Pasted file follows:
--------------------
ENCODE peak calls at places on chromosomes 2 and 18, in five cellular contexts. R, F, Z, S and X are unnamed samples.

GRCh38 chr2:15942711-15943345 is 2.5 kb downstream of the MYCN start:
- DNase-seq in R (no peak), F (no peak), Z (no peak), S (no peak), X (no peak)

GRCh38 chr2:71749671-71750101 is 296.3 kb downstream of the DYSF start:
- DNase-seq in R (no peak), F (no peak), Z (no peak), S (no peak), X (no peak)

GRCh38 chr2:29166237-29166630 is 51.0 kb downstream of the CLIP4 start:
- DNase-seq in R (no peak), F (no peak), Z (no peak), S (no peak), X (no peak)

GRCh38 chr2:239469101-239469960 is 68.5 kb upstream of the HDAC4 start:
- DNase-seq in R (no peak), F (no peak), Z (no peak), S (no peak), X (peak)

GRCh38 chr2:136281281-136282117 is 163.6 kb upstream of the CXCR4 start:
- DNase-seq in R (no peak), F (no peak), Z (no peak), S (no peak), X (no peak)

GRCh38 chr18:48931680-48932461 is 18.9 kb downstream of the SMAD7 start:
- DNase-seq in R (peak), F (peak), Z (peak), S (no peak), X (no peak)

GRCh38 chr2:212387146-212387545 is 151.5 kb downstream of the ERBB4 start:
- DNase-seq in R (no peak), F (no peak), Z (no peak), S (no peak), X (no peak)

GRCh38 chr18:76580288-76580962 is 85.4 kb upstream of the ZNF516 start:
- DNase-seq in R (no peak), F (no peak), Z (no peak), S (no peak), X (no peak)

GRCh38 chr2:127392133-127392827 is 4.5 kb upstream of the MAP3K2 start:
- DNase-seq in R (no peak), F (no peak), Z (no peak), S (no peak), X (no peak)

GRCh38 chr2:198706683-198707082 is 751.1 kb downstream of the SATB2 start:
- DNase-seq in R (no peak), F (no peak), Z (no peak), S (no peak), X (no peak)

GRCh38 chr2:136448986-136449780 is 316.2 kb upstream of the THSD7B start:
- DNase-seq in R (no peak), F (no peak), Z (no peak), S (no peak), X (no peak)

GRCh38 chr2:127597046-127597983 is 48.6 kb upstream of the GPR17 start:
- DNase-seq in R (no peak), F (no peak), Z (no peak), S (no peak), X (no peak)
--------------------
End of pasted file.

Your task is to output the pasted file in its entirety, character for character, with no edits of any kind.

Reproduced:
ENCODE peak calls at places on chromosomes 2 and 18, in five cellular contexts. R, F, Z, S and X are unnamed samples.

GRCh38 chr2:15942711-15943345 is 2.5 kb downstream of the MYCN start:
- DNase-seq in R (no peak), F (no peak), Z (no peak), S (no peak), X (no peak)

GRCh38 chr2:71749671-71750101 is 296.3 kb downstream of the DYSF start:
- DNase-seq in R (no peak), F (no peak), Z (no peak), S (no peak), X (no peak)

GRCh38 chr2:29166237-29166630 is 51.0 kb downstream of the CLIP4 start:
- DNase-seq in R (no peak), F (no peak), Z (no peak), S (no peak), X (no peak)

GRCh38 chr2:239469101-239469960 is 68.5 kb upstream of the HDAC4 start:
- DNase-seq in R (no peak), F (no peak), Z (no peak), S (no peak), X (peak)

GRCh38 chr2:136281281-136282117 is 163.6 kb upstream of the CXCR4 start:
- DNase-seq in R (no peak), F (no peak), Z (no peak), S (no peak), X (no peak)

GRCh38 chr18:48931680-48932461 is 18.9 kb downstream of the SMAD7 start:
- DNase-seq in R (peak), F (peak), Z (peak), S (no peak), X (no peak)

GRCh38 chr2:212387146-212387545 is 151.5 kb downstream of the ERBB4 start:
- DNase-seq in R (no peak), F (no peak), Z (no peak), S (no peak), X (no peak)

GRCh38 chr18:76580288-76580962 is 85.4 kb upstream of the ZNF516 start:
- DNase-seq in R (no peak), F (no peak), Z (no peak), S (no peak), X (no peak)

GRCh38 chr2:127392133-127392827 is 4.5 kb upstream of the MAP3K2 start:
- DNase-seq in R (no peak), F (no peak), Z (no peak), S (no peak), X (no peak)

GRCh38 chr2:198706683-198707082 is 751.1 kb downstream of the SATB2 start:
- DNase-seq in R (no peak), F (no peak), Z (no peak), S (no peak), X (no peak)

GRCh38 chr2:136448986-136449780 is 316.2 kb upstream of the THSD7B start:
- DNase-seq in R (no peak), F (no peak), Z (no peak), S (no peak), X (no peak)

GRCh38 chr2:127597046-127597983 is 48.6 kb upstream of the GPR17 start:
- DNase-seq in R (no peak), F (no peak), Z (no peak), S (no peak), X (no peak)